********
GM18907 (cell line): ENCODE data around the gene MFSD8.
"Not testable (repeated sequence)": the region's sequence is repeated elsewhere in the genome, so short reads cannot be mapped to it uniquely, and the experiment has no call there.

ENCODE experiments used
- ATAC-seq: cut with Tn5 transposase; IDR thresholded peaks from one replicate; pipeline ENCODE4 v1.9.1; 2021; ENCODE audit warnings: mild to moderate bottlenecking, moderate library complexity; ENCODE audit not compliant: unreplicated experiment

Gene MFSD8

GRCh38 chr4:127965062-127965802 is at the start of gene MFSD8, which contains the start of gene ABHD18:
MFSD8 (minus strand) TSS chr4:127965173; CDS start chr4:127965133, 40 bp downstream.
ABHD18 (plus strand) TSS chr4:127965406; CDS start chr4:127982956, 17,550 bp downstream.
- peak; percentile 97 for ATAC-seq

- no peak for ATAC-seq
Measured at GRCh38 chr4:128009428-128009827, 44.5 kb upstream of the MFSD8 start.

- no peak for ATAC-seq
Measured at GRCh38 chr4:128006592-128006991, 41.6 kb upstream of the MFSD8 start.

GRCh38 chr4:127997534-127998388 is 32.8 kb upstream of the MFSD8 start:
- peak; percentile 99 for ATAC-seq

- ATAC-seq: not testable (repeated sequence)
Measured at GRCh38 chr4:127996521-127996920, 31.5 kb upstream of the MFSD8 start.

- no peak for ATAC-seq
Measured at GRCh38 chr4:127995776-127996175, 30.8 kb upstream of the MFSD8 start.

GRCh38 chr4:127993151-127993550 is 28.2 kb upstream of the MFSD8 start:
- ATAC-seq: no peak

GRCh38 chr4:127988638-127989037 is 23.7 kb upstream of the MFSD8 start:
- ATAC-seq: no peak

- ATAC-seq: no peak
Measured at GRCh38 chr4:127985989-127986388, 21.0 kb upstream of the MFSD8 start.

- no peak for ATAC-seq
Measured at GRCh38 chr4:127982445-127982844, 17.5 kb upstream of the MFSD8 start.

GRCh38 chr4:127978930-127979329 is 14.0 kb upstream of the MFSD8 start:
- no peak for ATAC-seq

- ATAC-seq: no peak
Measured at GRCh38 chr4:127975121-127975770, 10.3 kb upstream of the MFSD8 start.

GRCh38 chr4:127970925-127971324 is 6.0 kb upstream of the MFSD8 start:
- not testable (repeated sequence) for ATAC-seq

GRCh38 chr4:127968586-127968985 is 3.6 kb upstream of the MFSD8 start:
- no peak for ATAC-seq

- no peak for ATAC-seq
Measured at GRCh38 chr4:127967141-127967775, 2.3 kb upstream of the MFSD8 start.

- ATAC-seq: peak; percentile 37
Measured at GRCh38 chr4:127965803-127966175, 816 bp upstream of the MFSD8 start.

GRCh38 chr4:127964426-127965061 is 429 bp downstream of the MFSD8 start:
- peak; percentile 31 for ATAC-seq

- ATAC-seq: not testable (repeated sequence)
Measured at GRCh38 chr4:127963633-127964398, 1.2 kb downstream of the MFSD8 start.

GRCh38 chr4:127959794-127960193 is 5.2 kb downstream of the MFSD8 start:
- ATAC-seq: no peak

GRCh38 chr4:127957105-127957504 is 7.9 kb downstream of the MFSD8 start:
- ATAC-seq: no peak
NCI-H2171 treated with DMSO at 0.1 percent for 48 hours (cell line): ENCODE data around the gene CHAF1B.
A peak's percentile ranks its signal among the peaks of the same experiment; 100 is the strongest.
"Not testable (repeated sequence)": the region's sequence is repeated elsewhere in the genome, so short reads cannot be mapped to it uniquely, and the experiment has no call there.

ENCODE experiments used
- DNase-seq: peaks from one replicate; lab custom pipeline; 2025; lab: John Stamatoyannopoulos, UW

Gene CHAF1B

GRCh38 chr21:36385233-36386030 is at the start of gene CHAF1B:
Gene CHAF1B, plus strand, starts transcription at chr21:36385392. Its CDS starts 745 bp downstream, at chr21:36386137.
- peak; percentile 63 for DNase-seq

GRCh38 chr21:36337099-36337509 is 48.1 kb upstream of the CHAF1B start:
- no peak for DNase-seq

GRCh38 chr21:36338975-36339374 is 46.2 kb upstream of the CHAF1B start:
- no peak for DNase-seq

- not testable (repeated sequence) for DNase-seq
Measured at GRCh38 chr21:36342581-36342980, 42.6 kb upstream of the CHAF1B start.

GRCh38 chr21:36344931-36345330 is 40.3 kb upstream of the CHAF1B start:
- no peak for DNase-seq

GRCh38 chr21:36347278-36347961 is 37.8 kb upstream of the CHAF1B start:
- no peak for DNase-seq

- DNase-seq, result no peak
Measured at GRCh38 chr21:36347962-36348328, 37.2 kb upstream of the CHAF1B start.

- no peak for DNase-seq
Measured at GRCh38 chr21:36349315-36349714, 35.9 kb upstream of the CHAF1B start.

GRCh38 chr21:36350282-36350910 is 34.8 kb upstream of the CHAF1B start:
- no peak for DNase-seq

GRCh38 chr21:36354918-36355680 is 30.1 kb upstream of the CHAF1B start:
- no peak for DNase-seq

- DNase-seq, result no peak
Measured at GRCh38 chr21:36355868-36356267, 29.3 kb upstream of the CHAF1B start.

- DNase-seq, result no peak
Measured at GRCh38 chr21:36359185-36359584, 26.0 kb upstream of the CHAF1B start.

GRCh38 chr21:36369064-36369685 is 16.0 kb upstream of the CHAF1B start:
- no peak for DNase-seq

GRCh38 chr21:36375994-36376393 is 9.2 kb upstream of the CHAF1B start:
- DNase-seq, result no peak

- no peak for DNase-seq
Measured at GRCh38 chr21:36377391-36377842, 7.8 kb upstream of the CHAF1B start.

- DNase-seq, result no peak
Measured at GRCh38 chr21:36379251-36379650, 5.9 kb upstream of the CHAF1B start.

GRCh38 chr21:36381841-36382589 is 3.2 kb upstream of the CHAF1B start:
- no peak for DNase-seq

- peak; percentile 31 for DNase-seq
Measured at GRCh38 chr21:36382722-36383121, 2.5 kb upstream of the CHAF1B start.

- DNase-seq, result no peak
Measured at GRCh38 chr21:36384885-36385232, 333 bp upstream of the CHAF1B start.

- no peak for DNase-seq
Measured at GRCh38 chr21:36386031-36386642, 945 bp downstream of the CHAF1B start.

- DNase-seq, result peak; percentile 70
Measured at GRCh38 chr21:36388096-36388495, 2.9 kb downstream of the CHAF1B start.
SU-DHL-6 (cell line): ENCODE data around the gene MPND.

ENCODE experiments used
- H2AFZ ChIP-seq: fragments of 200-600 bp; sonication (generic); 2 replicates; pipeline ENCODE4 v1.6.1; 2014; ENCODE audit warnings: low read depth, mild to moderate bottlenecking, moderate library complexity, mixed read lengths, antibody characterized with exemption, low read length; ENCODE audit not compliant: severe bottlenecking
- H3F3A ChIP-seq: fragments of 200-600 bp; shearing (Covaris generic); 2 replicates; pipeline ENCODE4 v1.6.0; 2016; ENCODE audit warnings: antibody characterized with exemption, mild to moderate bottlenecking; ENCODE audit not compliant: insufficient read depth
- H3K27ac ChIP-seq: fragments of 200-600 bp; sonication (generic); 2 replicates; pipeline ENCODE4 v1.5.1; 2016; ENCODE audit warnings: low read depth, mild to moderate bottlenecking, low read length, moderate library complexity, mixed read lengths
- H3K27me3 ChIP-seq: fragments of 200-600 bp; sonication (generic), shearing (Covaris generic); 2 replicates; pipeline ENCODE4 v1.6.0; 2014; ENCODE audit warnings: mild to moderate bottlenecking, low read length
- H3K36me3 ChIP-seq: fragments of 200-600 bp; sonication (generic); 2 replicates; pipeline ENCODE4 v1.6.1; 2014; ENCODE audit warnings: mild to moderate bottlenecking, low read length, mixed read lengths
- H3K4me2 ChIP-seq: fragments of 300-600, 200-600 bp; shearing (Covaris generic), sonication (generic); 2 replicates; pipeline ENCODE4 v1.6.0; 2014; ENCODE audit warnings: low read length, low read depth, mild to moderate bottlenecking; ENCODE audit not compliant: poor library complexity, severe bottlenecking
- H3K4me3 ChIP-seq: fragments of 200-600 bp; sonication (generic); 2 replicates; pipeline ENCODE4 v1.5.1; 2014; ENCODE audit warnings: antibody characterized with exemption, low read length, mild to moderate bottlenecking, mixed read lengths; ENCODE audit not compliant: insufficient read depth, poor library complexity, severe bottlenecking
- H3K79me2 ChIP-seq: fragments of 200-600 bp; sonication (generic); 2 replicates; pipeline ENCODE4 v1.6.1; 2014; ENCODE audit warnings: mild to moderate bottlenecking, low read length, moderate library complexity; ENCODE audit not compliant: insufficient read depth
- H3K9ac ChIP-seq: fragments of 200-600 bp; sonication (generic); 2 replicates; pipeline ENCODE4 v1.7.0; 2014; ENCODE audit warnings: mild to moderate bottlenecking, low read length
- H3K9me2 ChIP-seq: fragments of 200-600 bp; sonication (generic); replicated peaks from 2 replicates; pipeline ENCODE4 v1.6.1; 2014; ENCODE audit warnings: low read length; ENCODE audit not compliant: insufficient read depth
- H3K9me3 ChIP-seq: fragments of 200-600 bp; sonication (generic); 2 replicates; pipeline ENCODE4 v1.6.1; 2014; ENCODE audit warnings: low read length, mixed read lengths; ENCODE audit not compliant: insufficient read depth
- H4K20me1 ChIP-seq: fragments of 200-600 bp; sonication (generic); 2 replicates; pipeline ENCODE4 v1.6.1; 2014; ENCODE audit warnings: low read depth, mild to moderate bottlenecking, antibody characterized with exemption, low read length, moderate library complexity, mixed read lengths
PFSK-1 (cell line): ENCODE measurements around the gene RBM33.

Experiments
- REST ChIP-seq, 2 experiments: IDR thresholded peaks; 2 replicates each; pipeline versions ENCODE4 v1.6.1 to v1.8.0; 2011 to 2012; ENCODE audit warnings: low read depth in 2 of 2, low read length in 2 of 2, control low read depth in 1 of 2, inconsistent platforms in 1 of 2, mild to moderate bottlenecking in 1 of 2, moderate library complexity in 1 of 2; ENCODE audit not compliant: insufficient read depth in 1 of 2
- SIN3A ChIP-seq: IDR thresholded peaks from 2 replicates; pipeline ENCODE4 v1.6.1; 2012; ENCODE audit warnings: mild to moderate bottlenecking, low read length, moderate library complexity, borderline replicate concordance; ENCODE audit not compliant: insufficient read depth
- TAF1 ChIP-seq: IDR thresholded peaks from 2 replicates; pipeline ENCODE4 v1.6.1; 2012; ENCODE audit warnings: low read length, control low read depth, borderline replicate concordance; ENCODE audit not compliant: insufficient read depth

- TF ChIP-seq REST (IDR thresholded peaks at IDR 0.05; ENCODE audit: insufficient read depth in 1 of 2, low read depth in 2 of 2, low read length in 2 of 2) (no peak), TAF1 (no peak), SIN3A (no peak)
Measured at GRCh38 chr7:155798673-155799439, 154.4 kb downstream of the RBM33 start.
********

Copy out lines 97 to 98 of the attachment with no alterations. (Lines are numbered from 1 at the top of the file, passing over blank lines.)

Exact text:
SU-DHL-6 (cell line): ENCODE data around the gene MPND.

ENCODE experiments used